Good Hygiene Practices - Reducing the Spread of Infections and Viruses
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The most important way to reduce the spread of infections is hand washing - frequently wash hands with soap and water, if unavailable use alcohol-based hand sanitizer (containing at least 60% alcohol). Also important is to get a vaccine for those infections and viruses that have one, when available.
See the OSH Answers Hand Washing - Reducing the Risk of Common Infections for more details.
This OSH Answers document will discuss other methods beyond hand washing that can also help to slow or stop the spread of infections.
Ways you can reduce or slow the spread of infections include:
- Get the appropriate vaccine.
- Wash your hands frequently.
- Practice physical distancing from members outside your household, when appropriate (staying more than 2 metres (6 feet) apart).
- Stay home if you are sick (so you do not spread the illness to other people).
- Use a tissue, or cough and sneeze into your arm, not your hand and turn away from other people.
- Use single-use tissues. Dispose of the tissue immediately.
- Wash your hands after coughing, sneezing or using tissues.
- If working with children, have them play with hard surface toys that can be easily cleaned and disinfected.
- Do not touch your eyes, nose and mouth with unwashed hands (viruses can enter your body from unwashed hands).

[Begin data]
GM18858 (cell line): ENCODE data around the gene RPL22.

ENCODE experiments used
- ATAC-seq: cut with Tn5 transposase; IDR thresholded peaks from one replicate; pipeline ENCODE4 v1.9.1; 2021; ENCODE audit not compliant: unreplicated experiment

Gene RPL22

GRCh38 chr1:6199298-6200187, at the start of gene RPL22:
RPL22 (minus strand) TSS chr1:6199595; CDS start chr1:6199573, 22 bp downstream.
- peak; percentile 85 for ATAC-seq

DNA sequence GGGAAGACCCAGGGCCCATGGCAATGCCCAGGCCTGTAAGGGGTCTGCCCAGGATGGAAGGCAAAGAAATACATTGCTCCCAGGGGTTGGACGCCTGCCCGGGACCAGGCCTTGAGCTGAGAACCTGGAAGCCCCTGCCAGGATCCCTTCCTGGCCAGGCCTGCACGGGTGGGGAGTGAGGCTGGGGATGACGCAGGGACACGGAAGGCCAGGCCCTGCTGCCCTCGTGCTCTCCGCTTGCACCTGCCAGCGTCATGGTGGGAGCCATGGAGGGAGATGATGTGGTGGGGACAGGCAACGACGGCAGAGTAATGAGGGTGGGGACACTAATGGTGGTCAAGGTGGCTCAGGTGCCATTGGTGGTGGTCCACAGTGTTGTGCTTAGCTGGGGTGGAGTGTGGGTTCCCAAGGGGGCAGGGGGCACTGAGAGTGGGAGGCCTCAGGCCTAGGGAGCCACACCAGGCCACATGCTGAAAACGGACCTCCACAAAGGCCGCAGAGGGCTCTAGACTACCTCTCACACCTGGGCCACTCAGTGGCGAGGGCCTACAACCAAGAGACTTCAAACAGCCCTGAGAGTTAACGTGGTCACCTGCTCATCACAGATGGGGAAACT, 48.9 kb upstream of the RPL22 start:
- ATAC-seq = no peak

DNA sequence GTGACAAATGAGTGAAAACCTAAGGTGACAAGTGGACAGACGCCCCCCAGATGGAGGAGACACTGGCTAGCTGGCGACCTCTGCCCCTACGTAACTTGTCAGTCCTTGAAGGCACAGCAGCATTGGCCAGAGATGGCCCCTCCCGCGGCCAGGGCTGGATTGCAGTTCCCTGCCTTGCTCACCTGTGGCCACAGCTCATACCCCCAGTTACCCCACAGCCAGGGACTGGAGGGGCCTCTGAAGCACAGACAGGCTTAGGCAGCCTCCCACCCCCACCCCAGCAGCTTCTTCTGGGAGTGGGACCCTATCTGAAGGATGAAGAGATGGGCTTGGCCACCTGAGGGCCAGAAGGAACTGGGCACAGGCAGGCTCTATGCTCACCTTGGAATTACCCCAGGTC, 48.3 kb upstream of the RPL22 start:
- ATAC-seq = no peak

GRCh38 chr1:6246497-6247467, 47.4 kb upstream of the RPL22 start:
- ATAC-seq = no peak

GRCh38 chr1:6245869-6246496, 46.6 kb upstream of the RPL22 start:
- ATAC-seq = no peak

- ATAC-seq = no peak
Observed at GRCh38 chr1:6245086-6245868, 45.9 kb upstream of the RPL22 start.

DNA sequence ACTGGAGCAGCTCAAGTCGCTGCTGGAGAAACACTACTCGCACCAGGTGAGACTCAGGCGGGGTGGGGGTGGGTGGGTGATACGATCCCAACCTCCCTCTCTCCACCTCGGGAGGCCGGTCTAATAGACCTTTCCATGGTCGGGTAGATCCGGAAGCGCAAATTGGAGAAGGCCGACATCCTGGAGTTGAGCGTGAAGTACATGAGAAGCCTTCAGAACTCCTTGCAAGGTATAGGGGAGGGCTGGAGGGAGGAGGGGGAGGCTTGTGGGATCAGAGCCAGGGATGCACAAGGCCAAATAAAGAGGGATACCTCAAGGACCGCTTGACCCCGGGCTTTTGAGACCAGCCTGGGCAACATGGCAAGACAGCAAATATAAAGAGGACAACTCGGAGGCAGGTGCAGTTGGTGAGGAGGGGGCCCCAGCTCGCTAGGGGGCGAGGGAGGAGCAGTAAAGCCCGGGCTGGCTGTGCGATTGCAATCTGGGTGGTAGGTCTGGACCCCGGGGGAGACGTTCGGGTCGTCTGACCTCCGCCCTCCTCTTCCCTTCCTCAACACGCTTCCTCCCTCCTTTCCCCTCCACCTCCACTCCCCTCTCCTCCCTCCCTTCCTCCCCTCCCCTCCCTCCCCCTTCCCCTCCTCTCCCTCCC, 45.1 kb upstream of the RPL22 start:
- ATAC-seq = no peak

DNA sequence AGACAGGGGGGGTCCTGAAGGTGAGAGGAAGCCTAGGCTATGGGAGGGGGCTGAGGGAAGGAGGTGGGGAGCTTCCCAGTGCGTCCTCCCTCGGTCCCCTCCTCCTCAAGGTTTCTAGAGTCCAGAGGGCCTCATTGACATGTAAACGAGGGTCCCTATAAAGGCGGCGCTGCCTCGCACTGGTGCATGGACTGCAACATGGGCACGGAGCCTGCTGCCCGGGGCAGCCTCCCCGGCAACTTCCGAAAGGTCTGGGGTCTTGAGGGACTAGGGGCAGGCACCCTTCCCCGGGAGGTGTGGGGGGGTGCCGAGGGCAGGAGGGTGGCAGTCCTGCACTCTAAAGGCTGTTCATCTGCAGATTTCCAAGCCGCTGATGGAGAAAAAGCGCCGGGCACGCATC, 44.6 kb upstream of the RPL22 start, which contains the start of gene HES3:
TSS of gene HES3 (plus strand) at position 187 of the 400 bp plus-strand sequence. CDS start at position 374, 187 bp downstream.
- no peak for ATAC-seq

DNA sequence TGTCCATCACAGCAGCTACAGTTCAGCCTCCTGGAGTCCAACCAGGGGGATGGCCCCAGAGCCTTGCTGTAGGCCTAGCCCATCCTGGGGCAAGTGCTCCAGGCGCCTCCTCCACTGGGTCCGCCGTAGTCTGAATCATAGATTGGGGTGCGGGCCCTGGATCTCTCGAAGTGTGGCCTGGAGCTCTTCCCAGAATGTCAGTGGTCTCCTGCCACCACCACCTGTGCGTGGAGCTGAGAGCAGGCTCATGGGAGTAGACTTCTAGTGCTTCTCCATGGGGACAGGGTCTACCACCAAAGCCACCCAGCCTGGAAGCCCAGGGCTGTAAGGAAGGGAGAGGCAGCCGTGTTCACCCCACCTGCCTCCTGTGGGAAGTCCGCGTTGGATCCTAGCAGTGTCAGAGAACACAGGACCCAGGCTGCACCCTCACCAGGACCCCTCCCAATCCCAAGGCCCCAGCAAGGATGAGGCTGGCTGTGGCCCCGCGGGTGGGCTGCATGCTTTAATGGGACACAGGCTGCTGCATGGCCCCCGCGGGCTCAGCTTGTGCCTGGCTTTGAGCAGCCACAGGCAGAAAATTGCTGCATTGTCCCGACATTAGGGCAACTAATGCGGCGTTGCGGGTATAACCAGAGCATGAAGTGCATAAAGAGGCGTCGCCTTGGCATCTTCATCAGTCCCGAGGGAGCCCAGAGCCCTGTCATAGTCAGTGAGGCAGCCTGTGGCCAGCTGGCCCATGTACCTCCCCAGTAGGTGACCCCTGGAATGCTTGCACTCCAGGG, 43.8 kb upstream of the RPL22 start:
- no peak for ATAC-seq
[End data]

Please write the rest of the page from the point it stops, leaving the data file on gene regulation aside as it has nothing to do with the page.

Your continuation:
- Do not share cups, glasses, dishes, cutlery, cigarettes or cellphones.
- When recommended by public health authorities, wear a non-medical mask when in a public space and physical distancing cannot be maintained.
Workplaces can help by having an infection control plan which includes:
- Providing clean hand washing facilities.
- Offering alcohol-based hand sanitizers with minimum 60% alcohol content, when regular facilities are not available (or to people on the road).
- When recommended by public health authorities, screening employees and visitors before they enter the building (i.e., using a questionnaire or other measures). Do not allow an individual into the building if they screen positive.
- Providing boxes of tissues and encourage their use.
- Providing disinfectant wipes, especially for use in common areas and at personal workstations.
- Cleaning and disinfecting surfaces on a schedule, such as doorknobs, handles, stair railings, bars, desks, phones, kitchens, shared computers, cash registers, elevator buttons, and restaurants tables/menus. High touch items and surfaces should be disinfected multiple times a day.
- Reminding staff to not share cups, glasses, dishes, and cutlery. Be sure dishes are washed in soap and water before used by another person.
- Removing magazines and papers from waiting areas or common rooms (such as receptions, break rooms and kitchens).